Thursday, March 3, 2011

An Artist's Way: My Art Colony Along US 68 Part I

It probably started with thinking about the Wyeths and their beautiful setting of Bucks County. Wouldn't it be wonderful to live in an art colony!  At one point, art colonies abounded, particularly in New England.  I was reminded of this on a trip to Dartmouth, visiting the Hood Museum of Art, where there is an excellent collection of American art; a lot of it produced in those New England art colonies. One particular painting caught my eye (and continues to draw me in via the excellent catalogue).  That painting is entitled Below Mount Monadnock, painted by Abbott Handerson Thayer. Apparently Mount Monadnock was a favorite subject and situated close to the "burgeoning" art colony of Dublin in New Hampshire.  I have images of Thayer setting out on painting expeditions and stopping to speak with his fellow art colonists about their current projects.  If only I could work in such a setting!  Then one day, this happened--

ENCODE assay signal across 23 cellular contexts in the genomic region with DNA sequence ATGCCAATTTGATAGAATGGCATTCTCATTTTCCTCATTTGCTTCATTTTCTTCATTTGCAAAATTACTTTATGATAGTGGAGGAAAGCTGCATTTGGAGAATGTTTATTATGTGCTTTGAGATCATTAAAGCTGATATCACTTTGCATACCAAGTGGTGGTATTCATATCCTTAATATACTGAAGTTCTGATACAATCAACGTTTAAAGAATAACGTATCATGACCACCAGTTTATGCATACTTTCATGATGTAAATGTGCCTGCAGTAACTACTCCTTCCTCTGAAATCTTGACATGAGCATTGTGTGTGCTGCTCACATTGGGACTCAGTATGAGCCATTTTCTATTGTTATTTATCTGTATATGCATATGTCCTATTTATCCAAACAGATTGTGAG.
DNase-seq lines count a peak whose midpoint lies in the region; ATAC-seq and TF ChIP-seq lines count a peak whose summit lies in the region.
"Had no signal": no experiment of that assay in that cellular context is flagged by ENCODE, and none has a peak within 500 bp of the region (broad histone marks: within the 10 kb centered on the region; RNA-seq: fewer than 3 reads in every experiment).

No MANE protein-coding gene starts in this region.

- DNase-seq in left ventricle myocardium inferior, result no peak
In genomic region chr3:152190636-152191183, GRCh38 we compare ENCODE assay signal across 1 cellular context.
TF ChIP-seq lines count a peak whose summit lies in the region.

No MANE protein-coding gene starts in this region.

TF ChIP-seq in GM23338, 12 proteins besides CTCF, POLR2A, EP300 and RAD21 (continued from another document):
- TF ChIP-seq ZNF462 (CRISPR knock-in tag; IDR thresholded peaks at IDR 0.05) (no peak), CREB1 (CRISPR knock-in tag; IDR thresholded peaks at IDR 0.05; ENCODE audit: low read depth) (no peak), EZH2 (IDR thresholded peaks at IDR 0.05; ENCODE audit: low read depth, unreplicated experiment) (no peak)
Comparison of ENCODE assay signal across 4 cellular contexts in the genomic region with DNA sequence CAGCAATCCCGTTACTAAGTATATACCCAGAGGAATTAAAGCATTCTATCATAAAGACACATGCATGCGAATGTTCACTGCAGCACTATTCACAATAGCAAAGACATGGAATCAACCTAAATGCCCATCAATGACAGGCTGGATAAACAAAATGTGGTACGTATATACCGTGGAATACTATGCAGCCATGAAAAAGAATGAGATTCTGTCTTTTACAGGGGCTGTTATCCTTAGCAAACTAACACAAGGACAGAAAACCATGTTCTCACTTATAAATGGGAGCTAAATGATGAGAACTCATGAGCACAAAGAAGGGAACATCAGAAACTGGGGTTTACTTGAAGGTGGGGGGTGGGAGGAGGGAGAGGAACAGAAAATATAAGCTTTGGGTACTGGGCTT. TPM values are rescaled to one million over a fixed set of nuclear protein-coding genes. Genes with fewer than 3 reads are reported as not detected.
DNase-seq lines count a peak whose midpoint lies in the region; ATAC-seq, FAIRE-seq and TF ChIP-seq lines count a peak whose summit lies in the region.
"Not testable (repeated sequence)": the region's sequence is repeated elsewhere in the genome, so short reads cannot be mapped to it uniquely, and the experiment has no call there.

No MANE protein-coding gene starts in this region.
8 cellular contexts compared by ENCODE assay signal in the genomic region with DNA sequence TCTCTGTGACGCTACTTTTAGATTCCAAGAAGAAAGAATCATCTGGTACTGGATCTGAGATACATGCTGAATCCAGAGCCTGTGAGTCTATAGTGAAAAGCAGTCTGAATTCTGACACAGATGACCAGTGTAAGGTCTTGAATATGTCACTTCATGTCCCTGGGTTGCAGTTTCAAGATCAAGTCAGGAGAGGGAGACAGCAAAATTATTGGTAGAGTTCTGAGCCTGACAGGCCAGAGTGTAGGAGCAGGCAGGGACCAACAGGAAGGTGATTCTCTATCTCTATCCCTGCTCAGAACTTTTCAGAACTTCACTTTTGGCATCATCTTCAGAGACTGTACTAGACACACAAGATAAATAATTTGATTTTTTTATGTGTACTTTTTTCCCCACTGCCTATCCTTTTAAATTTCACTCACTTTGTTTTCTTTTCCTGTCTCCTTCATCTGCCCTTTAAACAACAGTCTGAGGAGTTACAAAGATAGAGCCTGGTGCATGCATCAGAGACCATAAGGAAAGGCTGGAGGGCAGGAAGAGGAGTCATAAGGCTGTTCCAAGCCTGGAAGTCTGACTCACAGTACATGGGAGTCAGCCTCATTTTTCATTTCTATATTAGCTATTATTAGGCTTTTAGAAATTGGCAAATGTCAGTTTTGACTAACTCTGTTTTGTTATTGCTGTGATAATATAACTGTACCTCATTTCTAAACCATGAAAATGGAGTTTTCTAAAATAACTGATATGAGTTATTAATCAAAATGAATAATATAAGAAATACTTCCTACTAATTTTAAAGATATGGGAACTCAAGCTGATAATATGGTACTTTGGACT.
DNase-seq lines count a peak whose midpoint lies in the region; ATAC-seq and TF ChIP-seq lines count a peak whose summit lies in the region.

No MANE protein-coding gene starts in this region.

I was at my studio at Carnico and took a break to walk Carly, the dog.  It was a short walk, I just walked up the hill and down toward the point, and there were Jim and Ottis.  Ottis had brought a painting for Jim to look at.  Jim restores art as well as doing some framing and making his own original art.  The painting was one that Ottis had collected when he bought art to sell in his furniture store. Ottis is an amazing artist himself; the most experimental artist I know.  It is very liberating to be around him and his work!  Hmmm, I thought, maybe I do live in an art colony.  Jim's wife Katie is a first-rate needle artist and she has recently taken up weaving on an impressive loom. Between their home/studio and mine, is the home/studio of Derek, the mastermind designer of my website: I don't have to travel far to have paintings framed or to have a chat with my website guru! Then a couple of coves over is Brad, who worked hard with others to start the Courthouse Square Arts Guild in nearby Carlisle.  Brad is a fossil artist!  He finds a lot of fossils along US 68 and creates some solid compositions with his found treasures.  March lives down another point and she makes gourd art, using  Native American techniques. Across the lake is Kay, who exudes creativity in her dress and in her collage work.  Her husband Raymond, makes fine furniture in an amazing workshop with a view like you wouldn't believe. No doubt, I am leaving many people out--but I'll get to know them, as Brad is planning an Art of Carnico exhibit. This is just Part I. Finding our place on Lake Carnico has made possible my archipelago-like art colony. I want to tell the story of  all these islands of creativity that enrich my artist's life.

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